Harvard Square subway station of the Massachusetts Bay Transportation Authority has the first slurry walls ever built as a permanent part of a structure. When MBTA began to extend its Red Line 3 miles to a new terminal, it was necessary for the existing Harvard Square station to be modified and enlarged without damaging adjacent historic buildings of Harvard University. The new station, built on a curve, is as close as 7 ft to historic building foundations. A 3 ft thick slurry wall was key to excavating this tight site. While rigid slurry walls had become commonplace to protect nearby structures, none before had been built as a permanent subway element. The bentonite slurry wall also had to provide a degree of groundwater cutoff. Extensive geotechnical studies were done in 4 phases. Construction began in March 1979 and the slurry walls were completed in August 1980. An extensive field monitoring program was designed to detect ground movements, foretelling as possible danger to historic structures. As a result of thorough surface investigations during design, careful construction monitoring and good practices by the contractors, the slurry walls have performed better than expected.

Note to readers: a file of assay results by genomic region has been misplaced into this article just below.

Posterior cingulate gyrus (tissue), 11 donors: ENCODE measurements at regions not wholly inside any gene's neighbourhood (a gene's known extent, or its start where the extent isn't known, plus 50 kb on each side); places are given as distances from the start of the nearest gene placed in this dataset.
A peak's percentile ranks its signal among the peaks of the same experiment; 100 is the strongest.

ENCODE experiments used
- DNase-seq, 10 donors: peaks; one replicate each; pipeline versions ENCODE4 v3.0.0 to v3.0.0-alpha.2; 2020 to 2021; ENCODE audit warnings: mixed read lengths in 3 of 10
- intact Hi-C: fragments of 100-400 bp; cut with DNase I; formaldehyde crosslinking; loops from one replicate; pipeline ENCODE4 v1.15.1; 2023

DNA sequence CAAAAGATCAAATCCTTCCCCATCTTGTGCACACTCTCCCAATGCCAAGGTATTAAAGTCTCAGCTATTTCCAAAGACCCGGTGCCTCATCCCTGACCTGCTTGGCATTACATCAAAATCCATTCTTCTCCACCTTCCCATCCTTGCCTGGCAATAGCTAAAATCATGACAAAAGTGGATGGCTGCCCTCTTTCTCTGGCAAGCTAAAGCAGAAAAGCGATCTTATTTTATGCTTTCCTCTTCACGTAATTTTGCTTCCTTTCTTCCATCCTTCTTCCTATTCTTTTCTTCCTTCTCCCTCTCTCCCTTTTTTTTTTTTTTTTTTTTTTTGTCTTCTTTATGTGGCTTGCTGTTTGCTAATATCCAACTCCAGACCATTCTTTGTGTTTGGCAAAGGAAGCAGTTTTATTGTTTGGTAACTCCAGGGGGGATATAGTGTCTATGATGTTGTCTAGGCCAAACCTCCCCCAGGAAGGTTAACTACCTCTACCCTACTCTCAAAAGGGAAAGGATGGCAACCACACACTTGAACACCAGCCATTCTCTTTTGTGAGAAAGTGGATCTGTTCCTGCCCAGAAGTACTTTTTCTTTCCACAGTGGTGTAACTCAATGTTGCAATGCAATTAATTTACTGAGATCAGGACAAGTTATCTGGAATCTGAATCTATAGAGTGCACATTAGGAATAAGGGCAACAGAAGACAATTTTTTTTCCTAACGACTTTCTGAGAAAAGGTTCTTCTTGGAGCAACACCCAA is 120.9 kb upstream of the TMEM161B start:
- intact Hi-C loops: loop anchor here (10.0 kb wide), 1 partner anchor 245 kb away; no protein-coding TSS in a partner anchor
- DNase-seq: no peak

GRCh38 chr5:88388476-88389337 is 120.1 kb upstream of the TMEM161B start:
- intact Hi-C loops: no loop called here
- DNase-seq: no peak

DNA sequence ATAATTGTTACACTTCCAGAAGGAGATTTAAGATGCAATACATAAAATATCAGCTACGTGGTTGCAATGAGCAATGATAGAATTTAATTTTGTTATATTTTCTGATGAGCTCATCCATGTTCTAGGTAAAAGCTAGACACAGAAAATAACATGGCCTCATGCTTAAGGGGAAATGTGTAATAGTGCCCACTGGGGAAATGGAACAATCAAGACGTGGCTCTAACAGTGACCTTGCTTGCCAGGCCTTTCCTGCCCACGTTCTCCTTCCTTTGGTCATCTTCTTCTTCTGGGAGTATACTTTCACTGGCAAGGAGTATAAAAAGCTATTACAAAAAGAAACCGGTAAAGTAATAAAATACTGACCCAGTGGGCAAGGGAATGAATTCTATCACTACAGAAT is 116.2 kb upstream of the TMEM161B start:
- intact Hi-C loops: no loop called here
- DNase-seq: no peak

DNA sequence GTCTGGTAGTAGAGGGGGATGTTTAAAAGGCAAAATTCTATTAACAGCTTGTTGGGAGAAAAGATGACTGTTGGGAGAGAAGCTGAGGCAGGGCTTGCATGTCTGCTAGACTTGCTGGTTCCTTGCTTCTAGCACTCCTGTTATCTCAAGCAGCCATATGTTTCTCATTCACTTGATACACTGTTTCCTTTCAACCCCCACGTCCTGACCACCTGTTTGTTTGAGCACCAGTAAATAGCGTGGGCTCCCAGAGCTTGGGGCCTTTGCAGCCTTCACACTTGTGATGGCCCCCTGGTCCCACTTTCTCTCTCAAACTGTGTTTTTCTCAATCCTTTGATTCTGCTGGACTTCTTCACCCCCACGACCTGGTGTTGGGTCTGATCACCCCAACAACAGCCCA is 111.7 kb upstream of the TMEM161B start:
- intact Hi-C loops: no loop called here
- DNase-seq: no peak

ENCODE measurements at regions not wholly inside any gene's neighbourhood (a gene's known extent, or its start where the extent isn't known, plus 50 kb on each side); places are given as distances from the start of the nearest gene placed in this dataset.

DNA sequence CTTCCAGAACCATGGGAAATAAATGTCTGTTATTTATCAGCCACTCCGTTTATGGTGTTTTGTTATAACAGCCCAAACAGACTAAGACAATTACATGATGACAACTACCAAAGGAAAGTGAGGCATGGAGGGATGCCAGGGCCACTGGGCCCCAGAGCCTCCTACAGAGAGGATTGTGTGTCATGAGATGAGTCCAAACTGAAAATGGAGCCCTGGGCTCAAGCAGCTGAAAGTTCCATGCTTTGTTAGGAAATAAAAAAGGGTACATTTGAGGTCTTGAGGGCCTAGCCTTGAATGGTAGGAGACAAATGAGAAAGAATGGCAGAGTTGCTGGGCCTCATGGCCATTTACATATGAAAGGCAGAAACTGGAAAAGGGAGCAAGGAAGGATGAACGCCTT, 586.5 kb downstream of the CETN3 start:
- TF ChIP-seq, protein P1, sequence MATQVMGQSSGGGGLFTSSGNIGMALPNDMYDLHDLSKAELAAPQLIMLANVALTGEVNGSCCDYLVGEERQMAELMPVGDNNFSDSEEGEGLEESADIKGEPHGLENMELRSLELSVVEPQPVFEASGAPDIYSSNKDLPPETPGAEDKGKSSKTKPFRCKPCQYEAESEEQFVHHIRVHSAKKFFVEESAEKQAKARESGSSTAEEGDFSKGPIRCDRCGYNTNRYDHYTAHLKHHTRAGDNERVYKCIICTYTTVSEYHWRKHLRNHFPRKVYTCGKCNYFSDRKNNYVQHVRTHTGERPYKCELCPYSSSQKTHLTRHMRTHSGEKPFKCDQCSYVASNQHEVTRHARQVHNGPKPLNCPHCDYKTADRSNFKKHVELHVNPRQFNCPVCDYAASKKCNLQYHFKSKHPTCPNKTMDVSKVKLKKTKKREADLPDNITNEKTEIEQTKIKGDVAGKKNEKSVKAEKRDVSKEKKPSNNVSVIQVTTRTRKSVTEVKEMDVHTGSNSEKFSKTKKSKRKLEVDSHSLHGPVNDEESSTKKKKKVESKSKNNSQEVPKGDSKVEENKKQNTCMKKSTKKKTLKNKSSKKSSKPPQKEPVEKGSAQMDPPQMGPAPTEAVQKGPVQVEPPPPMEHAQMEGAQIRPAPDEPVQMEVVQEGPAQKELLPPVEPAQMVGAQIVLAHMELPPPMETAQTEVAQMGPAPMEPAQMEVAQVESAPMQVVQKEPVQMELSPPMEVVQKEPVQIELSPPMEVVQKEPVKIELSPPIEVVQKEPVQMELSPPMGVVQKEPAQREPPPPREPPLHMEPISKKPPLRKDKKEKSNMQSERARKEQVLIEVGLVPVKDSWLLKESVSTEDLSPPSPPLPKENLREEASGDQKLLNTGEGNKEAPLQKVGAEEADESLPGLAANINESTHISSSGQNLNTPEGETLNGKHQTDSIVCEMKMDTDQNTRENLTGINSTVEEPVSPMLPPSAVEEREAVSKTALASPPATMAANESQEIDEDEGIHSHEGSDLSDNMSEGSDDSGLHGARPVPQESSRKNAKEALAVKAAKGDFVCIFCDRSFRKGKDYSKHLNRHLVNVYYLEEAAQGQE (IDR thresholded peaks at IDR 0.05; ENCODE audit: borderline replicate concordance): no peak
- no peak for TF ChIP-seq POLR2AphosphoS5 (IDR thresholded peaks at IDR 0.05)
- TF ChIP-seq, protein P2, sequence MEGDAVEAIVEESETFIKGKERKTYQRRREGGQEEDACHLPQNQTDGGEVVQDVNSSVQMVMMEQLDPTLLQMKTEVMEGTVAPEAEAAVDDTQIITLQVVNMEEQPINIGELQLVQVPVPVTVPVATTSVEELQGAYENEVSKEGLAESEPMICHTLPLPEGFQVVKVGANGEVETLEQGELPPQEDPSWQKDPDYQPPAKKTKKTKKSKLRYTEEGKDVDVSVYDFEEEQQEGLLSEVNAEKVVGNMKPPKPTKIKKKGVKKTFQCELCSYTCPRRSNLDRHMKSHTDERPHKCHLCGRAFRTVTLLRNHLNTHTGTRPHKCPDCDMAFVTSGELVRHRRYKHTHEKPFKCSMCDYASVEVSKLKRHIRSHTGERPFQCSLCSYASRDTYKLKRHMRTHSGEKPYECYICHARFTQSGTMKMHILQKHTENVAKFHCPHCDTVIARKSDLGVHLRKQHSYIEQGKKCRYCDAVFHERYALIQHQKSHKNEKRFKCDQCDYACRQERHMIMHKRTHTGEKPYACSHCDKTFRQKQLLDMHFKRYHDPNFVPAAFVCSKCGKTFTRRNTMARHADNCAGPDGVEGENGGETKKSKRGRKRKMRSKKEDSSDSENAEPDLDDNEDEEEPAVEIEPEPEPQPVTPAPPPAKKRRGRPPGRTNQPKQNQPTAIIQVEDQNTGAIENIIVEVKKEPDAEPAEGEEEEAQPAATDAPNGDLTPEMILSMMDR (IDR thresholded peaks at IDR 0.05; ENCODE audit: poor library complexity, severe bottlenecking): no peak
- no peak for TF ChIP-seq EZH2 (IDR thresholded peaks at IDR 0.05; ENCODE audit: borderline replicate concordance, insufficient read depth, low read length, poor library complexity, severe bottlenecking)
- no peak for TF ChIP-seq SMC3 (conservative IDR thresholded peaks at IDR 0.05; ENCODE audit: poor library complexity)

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  • Accession Number: 00454898
  • Record Type: Publication
  • Files: TRIS
  • Created Date: May 31 1988 12:00AM